We reach the same conclusion in regard to the checks issued to Arnold Slone as advances for expenses and for funds used to make salary advances to employees. There is no indication in the record that Arnold Slone had an actual intent to defraud the creditors with respect to those transfers. On the contrary, however, there is sufficient evidence to support the bankruptcy judge's finding that a $1,500.00 check issued to Arnold Slone for back salary was fraudulent in violation of Section 67(d)(2)(d) since there was no adequate explanation why the check was issued from the drawing account rather than the payroll account. Under the circumstances we cannot say the bankruptcy judge's finding as to this transfer was clearly erroneous. Accordingly, since we hold that the defendants were not given adequate notice that the case would be decided under Section 67(d)(2)(d), Arnold Slone must be given an opportunity to present further evidence concerning the $1,500.00 check if the Trustee wishes to pursue it under such a theory.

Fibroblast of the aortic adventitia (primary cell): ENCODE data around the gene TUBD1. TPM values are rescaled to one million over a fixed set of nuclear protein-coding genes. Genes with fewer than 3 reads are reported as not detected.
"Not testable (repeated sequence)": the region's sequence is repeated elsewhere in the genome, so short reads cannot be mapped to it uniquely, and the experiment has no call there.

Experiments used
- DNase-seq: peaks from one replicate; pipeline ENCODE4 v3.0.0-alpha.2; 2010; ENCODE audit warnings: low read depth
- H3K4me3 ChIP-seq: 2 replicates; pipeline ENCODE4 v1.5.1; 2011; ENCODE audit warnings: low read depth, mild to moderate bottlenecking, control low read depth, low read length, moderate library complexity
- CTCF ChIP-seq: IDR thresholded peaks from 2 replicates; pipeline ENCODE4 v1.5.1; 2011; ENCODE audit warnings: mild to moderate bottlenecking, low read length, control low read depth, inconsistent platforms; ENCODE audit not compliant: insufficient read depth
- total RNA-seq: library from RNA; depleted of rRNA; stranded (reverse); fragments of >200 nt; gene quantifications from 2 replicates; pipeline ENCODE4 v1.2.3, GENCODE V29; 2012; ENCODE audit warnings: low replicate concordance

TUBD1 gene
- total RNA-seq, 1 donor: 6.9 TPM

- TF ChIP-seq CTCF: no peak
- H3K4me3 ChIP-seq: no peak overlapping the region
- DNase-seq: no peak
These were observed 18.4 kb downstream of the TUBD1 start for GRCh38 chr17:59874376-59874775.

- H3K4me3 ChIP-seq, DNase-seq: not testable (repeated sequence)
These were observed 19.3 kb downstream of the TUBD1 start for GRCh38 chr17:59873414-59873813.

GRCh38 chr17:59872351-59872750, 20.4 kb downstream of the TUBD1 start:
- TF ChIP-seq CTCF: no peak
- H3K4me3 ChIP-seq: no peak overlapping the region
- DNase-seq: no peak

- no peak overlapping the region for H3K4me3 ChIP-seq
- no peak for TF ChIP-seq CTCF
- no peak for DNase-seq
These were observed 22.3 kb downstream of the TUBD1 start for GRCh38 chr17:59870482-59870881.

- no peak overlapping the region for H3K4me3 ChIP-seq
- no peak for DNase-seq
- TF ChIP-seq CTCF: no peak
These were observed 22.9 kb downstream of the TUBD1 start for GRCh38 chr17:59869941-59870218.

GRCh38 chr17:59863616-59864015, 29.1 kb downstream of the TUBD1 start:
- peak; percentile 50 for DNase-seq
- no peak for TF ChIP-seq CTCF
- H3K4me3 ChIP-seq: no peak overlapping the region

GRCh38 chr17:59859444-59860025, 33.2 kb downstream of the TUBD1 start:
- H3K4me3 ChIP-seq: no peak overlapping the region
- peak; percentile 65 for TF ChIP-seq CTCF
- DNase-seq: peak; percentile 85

Although the majority of the transfers made to the Slones were not fraudulent, we do find that the transfers made to Norman and Sherry Slone were voidable preferences under Section 60 of the Bankruptcy Act, 11 U.S.C. § 96(a)(1), which provides:
A preference is a transfer * * * of any of the property of a debtor to or for the benefit of a creditor for or on account of an antecedent debt, made or suffered by such debtor while insolvent and within four months before the filing by or against him of the petition initiating a proceeding under this title, the effect of which transfer will be to enable such creditor to obtain a greater percentage of his debt than some other creditor of the same class.
11 U.S.C. § 96(b) further provides:
Any such preference may be avoided by the trustee if the creditor receiving it or to be benefited thereby or his agent acting with reference thereto has, at the time when the transfer is made, reasonable cause to believe that the debtor is insolvent.